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4 Steps to Build Your Ramadan Routine

4 Steps to build your ramadan routine

It’s that time of year again where people are planning their Ramadan, and especially planning how to get the most out of this blessed month, in sha Allah. Since I have young children in the house, I no longer get to be in a Ramadan bubble, where I can retreat for the month with lectures, taraweeh prayers, and iftars as the masjid. Things have had to adjust to match with my growing family, and in sha Allah I can share with you how to build a routine to get the most out of Ramadan.

1. Carve out the necessities

Do you work during the day, or have classes your children go to? What areas of your life are not able to adjust during Ramadan? Make sure you enter these into your week before you get started with anything else. Also factor in sleep! I see so many sisters who plan to only get 3-4 hours of sleep a night, but this is not realistic. Your body has rights over you, and your children need a mother that has a reasonable amount of rest.

Also remember that your children need you, sometimes for making lunch if they are still young, and your household duties do not disappear during Ramadan either. Unfortunately, your week is not a completely blank slate, so make sure not to cut out things you need to do for the things you want to do.

2. Make time for education

To love Allah and His deen, we must become knowledgable of it. There is always something new to learn, and many masajid will hold special lectures and classes the coming weeks before Ramadan. Carve out some time to increase your knowledge using lectures, books, or classes at the masjid in sha Allah. Many mothers are able to have time for their own education before the kids get up in the morning. Whether it is after Fajr, during nap time, or after the kids go to bed, try to find time to build your knowledge, in sha Allah.

Always remember to schedule out some time for the kids to increase in knowledge as well, in sha Allah. I like to buy a few new Islamic books right before Ramadan so we can dig into those. Maybe you intend to be more consistent with the kids’ Arabic lessons or help them learn a new du’a. The habit of making goals and working toward them during Ramadan is a more important lesson than the quantity of du’a or Qur’an learned throughout the month. Help your kids make goals and benefit in this month, in sha Allah.

3. Make time for dhikr

Ramadan can be a really busy month, especially if we are out for taraweeh and numerous iftars. Take time to slow down and just be thankful – thankful for your breath, your knowledge, your family, your iman, your home, your safety, etc.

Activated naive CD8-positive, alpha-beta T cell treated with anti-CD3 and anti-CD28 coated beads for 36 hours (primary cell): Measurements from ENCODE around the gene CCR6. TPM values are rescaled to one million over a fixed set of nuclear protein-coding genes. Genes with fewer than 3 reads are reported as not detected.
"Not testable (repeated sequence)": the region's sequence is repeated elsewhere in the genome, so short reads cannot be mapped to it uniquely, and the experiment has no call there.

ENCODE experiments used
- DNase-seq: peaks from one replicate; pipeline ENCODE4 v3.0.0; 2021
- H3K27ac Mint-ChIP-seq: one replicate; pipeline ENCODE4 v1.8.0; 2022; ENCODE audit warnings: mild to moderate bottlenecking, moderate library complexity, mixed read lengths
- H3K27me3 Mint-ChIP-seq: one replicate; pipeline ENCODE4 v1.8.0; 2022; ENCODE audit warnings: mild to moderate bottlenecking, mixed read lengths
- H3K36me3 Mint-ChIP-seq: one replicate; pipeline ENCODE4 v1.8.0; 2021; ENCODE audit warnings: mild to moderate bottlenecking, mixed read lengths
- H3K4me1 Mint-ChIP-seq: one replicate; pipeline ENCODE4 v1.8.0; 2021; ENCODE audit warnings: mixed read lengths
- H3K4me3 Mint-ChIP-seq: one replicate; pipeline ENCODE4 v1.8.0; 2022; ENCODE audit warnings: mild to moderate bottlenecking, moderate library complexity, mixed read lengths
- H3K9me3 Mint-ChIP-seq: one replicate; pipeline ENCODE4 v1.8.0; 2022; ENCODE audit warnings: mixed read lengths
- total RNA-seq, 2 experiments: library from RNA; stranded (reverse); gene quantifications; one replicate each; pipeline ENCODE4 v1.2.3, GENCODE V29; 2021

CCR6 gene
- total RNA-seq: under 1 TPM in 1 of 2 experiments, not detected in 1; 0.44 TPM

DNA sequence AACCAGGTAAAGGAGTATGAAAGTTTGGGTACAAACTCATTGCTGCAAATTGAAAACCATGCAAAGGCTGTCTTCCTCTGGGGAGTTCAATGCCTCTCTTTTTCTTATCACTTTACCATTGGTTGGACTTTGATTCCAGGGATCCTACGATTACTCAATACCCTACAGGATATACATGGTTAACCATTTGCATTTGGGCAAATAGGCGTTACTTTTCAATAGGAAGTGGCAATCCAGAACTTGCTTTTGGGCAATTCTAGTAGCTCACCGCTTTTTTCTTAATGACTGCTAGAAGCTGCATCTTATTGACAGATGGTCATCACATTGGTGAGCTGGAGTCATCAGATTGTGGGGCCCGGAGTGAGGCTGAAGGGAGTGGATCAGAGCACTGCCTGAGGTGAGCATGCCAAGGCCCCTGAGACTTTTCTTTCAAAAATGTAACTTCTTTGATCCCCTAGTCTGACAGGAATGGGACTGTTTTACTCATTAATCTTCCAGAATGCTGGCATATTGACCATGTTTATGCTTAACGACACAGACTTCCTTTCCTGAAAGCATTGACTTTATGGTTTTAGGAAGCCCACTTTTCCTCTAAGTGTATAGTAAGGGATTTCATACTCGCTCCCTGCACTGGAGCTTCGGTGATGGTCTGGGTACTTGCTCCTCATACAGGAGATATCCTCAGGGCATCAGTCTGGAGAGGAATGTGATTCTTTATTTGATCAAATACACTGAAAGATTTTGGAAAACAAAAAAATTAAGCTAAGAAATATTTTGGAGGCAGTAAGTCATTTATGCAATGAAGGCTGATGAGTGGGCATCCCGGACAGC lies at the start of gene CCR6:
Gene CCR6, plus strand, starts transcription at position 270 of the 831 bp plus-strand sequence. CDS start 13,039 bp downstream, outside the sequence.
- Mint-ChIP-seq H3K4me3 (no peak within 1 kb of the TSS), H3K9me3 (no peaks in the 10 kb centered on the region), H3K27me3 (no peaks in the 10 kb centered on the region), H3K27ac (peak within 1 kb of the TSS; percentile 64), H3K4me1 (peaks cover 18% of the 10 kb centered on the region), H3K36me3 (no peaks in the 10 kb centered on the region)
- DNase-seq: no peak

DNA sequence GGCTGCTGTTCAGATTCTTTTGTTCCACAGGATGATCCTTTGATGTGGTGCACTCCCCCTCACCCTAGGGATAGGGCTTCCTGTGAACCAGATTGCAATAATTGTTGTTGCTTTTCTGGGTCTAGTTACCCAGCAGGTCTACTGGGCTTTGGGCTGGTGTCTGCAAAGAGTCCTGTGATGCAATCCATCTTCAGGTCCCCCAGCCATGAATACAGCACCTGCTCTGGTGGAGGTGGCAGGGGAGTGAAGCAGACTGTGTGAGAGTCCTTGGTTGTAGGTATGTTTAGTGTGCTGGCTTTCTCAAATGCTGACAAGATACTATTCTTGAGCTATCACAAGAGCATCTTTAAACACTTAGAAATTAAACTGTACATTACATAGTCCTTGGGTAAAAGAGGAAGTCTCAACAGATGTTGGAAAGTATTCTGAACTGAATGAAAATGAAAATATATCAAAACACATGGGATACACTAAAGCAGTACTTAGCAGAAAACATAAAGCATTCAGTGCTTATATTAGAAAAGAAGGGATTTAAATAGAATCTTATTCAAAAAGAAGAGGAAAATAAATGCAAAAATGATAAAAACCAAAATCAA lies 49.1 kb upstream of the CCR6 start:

Dhikr is normally a quiet activity, so it takes the intention to bring the kids into it and build their own dhikr habits. Often the best way is to speak your dhikr quietly so they can hear that you are making dhikr, but maybe not able to hear exactly what you are saying. A baby’s nap time or another quiet time in the house is great to refocus and take advantage of the slow pace of the home, even if it is a short while.

4. Make time for meal planning

Social media seems to go crazy with food pictures during Ramadan. Are we losing focus on what’s really important? Our natural desire is to feed our bodies, and when we have all day to prepare a meal, it’s easy to get too engrossed in it. Instead of letting meal planning and preparation take over your day, plan ahead so you have more of your day for increasing your iman. We typically meal plan for two weeks at a time, aligning with when my husband gets paid. During Ramadan I use our slow cooker a lot, and in years where I’m really on top of things, I will freeze meals before Ramadan even starts so some days all I need to do is get the food out of the freezer and heat it up. Figure out a time to meal plan and stick to it so it doesn’t take more time than it needs.

When you have the four areas mapped out, you can fill them with your specific goals to improve your Islam, and help build your children’s Islam as well. Do you have favorite activities to encourage education or dhikr for your family?

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Shannen
I'm a revert to Islam and I homeschool my teen daughter while starting the homeschool cycle again with my two little ones. Being recently domesticated, you can find me knitting, crocheting, quilting, tatting, or picking up another hobby just for the fun of it. Blogging is a domesticated fit to my IT background, and you can find me writing about how to homeschool high school, preschool and everything that goes along with it. You can connect with me via my website at Middle Way Mom or on my social networks.
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